The layers of visceral yellow fat and white sinew yielded quickly and glistened gemlike under the spotlight. The metal retractors were inserted into the edges of the new space, like jamming hardware into a construction site. We were ordered to hold them and pull back. The uterus bulged out like a red-pink balloon, taut. Then I noted, with some increasing horror, that the cavity in the belly surrounding the uterus was rapidly filling with a lake of blood. I felt like I was watching "Friday the 13th."
 
Normally I was very good at staying silent in the face of militant authority or situations where I knew I ought to stay back. But I must have been in some sort of shock.  
 
I blurted out, “Is that normal for there to be so much blood?” It only occurred to me a second later that the patient was still awake. My inner voice had free rein.
 
The chief glared knives at me through her face shield. “During a procedure like this, the medical student needs to be SILENT!”
 
I nodded my head, stunned by my idiocy.
 
Then she sliced open the uterus. Bam, a blast of hot clear amniotic fluid shot out like a laser beam and barely missed a nurse’s face shield. It splattered across the floor.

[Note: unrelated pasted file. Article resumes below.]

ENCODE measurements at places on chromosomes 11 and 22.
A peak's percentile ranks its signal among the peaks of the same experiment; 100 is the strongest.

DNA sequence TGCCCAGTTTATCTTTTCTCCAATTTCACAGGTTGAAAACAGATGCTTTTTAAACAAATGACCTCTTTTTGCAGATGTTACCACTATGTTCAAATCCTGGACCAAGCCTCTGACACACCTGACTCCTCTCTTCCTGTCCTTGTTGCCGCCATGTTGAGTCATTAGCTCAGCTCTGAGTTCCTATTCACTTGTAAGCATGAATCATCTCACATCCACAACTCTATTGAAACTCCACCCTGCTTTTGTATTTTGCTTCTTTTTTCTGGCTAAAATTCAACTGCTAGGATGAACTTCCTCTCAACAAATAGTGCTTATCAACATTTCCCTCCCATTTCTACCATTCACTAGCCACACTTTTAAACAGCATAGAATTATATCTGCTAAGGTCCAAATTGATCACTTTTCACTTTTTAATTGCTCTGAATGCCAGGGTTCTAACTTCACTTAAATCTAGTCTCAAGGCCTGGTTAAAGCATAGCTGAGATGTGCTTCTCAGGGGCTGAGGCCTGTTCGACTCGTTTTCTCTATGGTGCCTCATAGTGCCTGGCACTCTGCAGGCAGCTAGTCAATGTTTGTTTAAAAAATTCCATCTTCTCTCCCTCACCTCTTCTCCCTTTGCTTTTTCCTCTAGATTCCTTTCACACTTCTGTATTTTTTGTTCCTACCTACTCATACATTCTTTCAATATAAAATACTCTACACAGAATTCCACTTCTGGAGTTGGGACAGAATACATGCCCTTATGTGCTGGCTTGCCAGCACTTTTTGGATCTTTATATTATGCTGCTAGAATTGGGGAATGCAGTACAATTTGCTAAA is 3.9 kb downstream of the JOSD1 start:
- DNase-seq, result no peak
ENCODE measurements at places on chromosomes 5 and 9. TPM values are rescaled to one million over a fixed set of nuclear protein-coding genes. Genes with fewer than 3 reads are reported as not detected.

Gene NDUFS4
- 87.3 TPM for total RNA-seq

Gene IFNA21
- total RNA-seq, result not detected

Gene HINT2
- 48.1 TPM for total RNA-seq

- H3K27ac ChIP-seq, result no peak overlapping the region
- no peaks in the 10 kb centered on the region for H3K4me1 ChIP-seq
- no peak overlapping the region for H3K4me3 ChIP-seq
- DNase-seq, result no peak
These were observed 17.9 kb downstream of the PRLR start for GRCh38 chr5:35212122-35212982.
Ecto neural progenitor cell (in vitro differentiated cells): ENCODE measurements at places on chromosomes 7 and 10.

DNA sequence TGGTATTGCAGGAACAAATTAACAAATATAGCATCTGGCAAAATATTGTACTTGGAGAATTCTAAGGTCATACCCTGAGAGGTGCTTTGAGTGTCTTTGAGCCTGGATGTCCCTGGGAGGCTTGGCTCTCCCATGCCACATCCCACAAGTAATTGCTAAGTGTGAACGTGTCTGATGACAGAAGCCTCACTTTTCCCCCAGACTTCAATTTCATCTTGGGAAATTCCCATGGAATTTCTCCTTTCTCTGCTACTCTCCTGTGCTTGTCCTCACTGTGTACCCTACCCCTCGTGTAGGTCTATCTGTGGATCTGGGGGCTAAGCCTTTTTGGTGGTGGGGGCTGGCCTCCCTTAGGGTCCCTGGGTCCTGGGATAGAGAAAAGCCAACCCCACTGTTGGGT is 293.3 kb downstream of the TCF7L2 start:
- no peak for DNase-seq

I realized why we needed to gown and glove so thoroughly now. 
 
The pool of blood continued to grow in the woman’s belly, flooding up to the edges of the now flaccid sac. Hands rushed in and scooped out the baby with lightning speed, and scurried it away. I continued to stare at the mass of growing liquid redness.
 
Once again, my frontal lobe got jammed, “Ohhh my God,” I said aloud.
 
“I told you to shut up!”
 
I must have looked pale or hapless, because the chief’s anger suddenly shifted to concern. “Are you OK? Are you going to faint?”
 
I didn’t think I was going to faint, but I also knew I’d had enough. I had an exit door at hand, and I was going to take it. I nodded back. She pointed at a couple nurses to rush behind me, and they told me to fall backward slowly and guided me down to the floor. They moved me away and disrobed me, and I left the room.
 
I felt a rush of embarrassment and humiliation as I sat back down in the holding bin. What a disaster I’d been. I expected the chief to ream me afterwards, but she was surprisingly sympathetic when she ran into me later. 
 
“You’re alright? Poor thing, don’t worry, that happens to us sometimes. You just have to let us know right away if you’re going to faint.”
 
There was a touch of patronization in her tone, a bit of “Guess you couldn’t hang with the big boys.” (Or girls in this case.) But I was willing to take it given what a pain I had been, and it was better than being yelled at. I was glad to hear that the C-section was a success, and Mom and Baby were doing fine. And yes, that amount of blood was a normal thing during C-sections. 
 
So childbirth remains, despite all our current science and technology, an intense, risky procedure. Hats off to the doctors and nurses who remain committed to caring for mothers during such a physically and emotionally fraught time period, and also to the mothers themselves, warriors who sacrifice their bodies for the noble miracle of childbirth.